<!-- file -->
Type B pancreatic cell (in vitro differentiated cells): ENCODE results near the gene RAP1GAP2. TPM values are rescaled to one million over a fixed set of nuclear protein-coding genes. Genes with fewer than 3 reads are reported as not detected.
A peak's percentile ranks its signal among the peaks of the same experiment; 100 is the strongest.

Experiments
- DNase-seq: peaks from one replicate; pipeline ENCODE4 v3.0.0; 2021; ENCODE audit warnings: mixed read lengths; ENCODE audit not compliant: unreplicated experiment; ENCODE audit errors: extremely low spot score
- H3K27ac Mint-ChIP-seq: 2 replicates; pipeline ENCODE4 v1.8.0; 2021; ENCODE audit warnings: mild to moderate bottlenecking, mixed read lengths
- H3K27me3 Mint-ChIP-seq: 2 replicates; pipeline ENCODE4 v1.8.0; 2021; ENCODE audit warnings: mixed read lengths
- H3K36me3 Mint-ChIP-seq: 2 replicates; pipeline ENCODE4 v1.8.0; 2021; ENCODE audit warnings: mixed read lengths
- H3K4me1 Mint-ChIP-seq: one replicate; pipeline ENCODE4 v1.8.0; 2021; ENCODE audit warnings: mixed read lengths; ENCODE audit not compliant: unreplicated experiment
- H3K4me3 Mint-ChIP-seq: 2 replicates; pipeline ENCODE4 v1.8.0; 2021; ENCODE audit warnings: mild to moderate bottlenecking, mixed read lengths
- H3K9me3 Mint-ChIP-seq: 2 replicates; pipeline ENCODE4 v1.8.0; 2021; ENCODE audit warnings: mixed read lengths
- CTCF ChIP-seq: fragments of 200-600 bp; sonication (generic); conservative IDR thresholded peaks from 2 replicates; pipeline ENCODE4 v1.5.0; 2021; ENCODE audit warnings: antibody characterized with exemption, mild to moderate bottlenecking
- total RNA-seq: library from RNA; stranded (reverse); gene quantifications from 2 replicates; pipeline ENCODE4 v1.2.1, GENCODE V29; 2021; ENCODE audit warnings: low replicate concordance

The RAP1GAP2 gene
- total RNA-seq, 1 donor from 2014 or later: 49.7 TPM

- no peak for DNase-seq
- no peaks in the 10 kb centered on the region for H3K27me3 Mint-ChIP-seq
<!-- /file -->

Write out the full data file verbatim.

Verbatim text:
Type B pancreatic cell (in vitro differentiated cells): ENCODE results near the gene RAP1GAP2. TPM values are rescaled to one million over a fixed set of nuclear protein-coding genes. Genes with fewer than 3 reads are reported as not detected.
A peak's percentile ranks its signal among the peaks of the same experiment; 100 is the strongest.

Experiments
- DNase-seq: peaks from one replicate; pipeline ENCODE4 v3.0.0; 2021; ENCODE audit warnings: mixed read lengths; ENCODE audit not compliant: unreplicated experiment; ENCODE audit errors: extremely low spot score
- H3K27ac Mint-ChIP-seq: 2 replicates; pipeline ENCODE4 v1.8.0; 2021; ENCODE audit warnings: mild to moderate bottlenecking, mixed read lengths
- H3K27me3 Mint-ChIP-seq: 2 replicates; pipeline ENCODE4 v1.8.0; 2021; ENCODE audit warnings: mixed read lengths
- H3K36me3 Mint-ChIP-seq: 2 replicates; pipeline ENCODE4 v1.8.0; 2021; ENCODE audit warnings: mixed read lengths
- H3K4me1 Mint-ChIP-seq: one replicate; pipeline ENCODE4 v1.8.0; 2021; ENCODE audit warnings: mixed read lengths; ENCODE audit not compliant: unreplicated experiment
- H3K4me3 Mint-ChIP-seq: 2 replicates; pipeline ENCODE4 v1.8.0; 2021; ENCODE audit warnings: mild to moderate bottlenecking, mixed read lengths
- H3K9me3 Mint-ChIP-seq: 2 replicates; pipeline ENCODE4 v1.8.0; 2021; ENCODE audit warnings: mixed read lengths
- CTCF ChIP-seq: fragments of 200-600 bp; sonication (generic); conservative IDR thresholded peaks from 2 replicates; pipeline ENCODE4 v1.5.0; 2021; ENCODE audit warnings: antibody characterized with exemption, mild to moderate bottlenecking
- total RNA-seq: library from RNA; stranded (reverse); gene quantifications from 2 replicates; pipeline ENCODE4 v1.2.1, GENCODE V29; 2021; ENCODE audit warnings: low replicate concordance

The RAP1GAP2 gene
- total RNA-seq, 1 donor from 2014 or later: 49.7 TPM

- no peak for DNase-seq
- no peaks in the 10 kb centered on the region for H3K27me3 Mint-ChIP-seq